For my last post I shared with you one of my adult clients’ favorite mindfulness strategies for managing anxiety. If you missed that one and an explanation of what mindfulness is, you can catch up here: https://emergetherapyllc.com/got-anxiety-got-5-minutes-this-mindfulness-practice-can-help/. The one sentence definition is that mindfulness means paying attention on purpose to the present moment– without judgement. Today, I want to share with you one of my kids’ favorite ways of practicing mindfulness.
In general, kids “get” mindfulness more intuitively then we as adults do. They spend more time engaged in the right here right now, and less time planning, worrying, and ruminating. However, explicitly teaching mindfulness to kids has great benefits. From reducing impulsivity, to managing stress (yes, kids stress too!), to improving executive functioning skills, there are plenty of reasons to sit down with your kids today and practice mindfulness together.
But how to engage them? One of my favorite introductory mindfulness books is called _Moody Cow_, by Kerry Lee Maclean. In the book, Peter, AKA Moody Cow, has a horrible and painful day. He makes some poor and impulsive decisions when he’s angry that lead to others’ suffering, as well as to his own suffering. His wise grandfather cow gets called in to help Moody Cow calm down, come back to the present moment, and clear his mind.
In the book, Peter and his grandfather make Mindfulness Jars. These simple contraptions that require few materials are excellent tools for helping kids practice mindfulness! They allow for lots of customization, so each child creates something truly personal and meaningful. This personalization leads to them being more engaged in this practice than using something store-bought.
To make your own mindfulness jar, you will need a few materials. Only one, the liquid glycerine, is a little hard to find- but you can easily order it on amazon or find it in the beauty/hair styling products at some drug stores.
Here’s what you will need:
-A jar that seals tightly (I use mason jars for older kids and plastic jars for very young kids or classroom use)
-Liquid Glycerine (see above for where to find it)
-Glitter of any color or size
-Clear dish soap
-Food coloring or glitter glue (both optional)
To make your mindfulness jar:
- Fill jar about 75% full with WARM water
- Add liquid glycerine until jar is nearly full
- Add one or two TINY drops of dish soap
- If you’re using glitter glue or food coloring, add a few small drops now
- Close the jar tightly and shake it all up
- Finally, start adding your glitter. Some kids like to do this as Peter does in Moody Cow- one pinch for each angry or worry thought. Others just like to mix and match glitter colors until they make something they love. Either way is fine, as the real mindful magic happens after the jar is already made. Shake and shake and shake to combine- you will need to shake a whole lot if you used glitter glue. If the glitter floats on top and won’t submerge, add a tiny bit more dish soap. If your top is full of soap bubbles and this bothers you, simply scoop out some of the soap bubbles from the top and discard them.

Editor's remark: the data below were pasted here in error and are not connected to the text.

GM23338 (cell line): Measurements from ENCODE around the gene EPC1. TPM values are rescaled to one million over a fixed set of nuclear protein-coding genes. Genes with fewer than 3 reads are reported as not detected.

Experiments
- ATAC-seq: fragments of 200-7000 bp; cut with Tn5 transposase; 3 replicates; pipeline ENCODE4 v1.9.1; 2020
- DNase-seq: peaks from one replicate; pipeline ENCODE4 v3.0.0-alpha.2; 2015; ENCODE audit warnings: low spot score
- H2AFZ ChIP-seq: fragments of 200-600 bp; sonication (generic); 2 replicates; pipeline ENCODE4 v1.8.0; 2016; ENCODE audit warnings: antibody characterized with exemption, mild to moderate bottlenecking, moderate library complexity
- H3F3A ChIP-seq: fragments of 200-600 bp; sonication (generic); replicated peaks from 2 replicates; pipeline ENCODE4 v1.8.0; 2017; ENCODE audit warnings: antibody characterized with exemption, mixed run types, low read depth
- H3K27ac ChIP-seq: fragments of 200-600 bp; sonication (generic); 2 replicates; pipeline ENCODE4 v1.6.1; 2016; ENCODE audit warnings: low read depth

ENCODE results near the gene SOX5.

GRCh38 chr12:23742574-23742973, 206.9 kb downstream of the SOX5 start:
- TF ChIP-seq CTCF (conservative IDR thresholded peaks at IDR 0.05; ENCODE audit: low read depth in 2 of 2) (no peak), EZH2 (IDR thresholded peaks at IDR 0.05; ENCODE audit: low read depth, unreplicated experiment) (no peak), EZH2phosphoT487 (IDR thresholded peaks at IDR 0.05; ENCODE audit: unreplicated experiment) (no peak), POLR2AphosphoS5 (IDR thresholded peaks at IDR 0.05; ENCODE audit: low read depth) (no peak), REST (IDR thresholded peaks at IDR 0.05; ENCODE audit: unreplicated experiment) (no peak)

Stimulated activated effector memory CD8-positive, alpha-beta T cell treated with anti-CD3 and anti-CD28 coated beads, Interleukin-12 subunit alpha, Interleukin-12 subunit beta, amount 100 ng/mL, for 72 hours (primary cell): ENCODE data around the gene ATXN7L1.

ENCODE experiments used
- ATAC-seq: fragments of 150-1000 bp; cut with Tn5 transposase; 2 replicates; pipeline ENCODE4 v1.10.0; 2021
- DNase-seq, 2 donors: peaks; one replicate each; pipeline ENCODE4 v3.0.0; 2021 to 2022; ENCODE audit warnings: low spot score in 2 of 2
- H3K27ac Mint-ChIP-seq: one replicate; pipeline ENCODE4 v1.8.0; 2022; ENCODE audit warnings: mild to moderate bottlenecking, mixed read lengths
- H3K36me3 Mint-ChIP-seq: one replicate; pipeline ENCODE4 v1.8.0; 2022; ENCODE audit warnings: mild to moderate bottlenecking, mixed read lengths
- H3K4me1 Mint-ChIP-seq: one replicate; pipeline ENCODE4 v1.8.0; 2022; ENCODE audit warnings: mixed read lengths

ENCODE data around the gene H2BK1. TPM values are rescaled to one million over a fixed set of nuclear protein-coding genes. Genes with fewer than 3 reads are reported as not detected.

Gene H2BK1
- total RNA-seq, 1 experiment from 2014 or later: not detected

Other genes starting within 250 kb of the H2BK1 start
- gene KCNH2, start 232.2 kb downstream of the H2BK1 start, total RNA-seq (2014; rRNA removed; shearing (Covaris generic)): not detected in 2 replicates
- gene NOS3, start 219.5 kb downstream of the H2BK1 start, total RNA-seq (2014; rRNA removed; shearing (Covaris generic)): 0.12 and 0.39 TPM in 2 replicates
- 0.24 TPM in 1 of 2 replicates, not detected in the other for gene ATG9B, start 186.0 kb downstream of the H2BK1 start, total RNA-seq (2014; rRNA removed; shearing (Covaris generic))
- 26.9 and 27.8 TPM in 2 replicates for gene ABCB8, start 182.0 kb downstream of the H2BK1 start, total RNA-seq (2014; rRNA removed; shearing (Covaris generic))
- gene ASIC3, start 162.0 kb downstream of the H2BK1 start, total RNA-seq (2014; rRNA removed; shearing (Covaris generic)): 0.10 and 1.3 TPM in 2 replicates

Once you are done making your mindfulness jar, you are ready to practice!
Coach your child to get into a comfortable, seated position. You might like to ring a bell or singing bowl at the beginning of your practice and at the end- my son always requests this part.
Now, have your child shake up his or her jar until the glitter is swirling all around. The glitter represents your thoughts,tumbling around in a frenzy. The water is your mind. Set the jar down still on a table, and watch quietly. Coach your child to stay silent until all of the glitter has settled at the bottom of the jar and all is still. If you’re using a bell, ring it again now, listening silently until no more sound can be detected.
Check in with your child- how is he or she feeling? What was it like watching the glitter swirl all around? What was it like watching the glitter settle like the thoughts in their mind? Do they feel any differently now than they did before starting?
You can keep your child’s mindfulness jar in a prominent place. When you notice your child is stressed, worried, or getting angry, you might ask them if they want to use their jar. Please treat this as an invitation to your child and not a demand, and certainly, never, ever as a punishment. This jar is a tool for helping your child practice mindfulness, so you want to avoid associating it with “bad behavior.” You might set up a time each day to practice together. Maybe before bedtime, as a way to help settle our thoughts before bed?
While I said this is an activity for kids, I must also confess that I love it and many of my friends do too! It’s hard not to love a beautiful and simple cascade of glitter. I often find myself borrowing my son’s jar, and I recently made my own! Teens seem to really love this activity as well, since their lives are full of stress and they can make this all their own with unique color combinations.
Check out this video of my son’s mindfulness jar in action!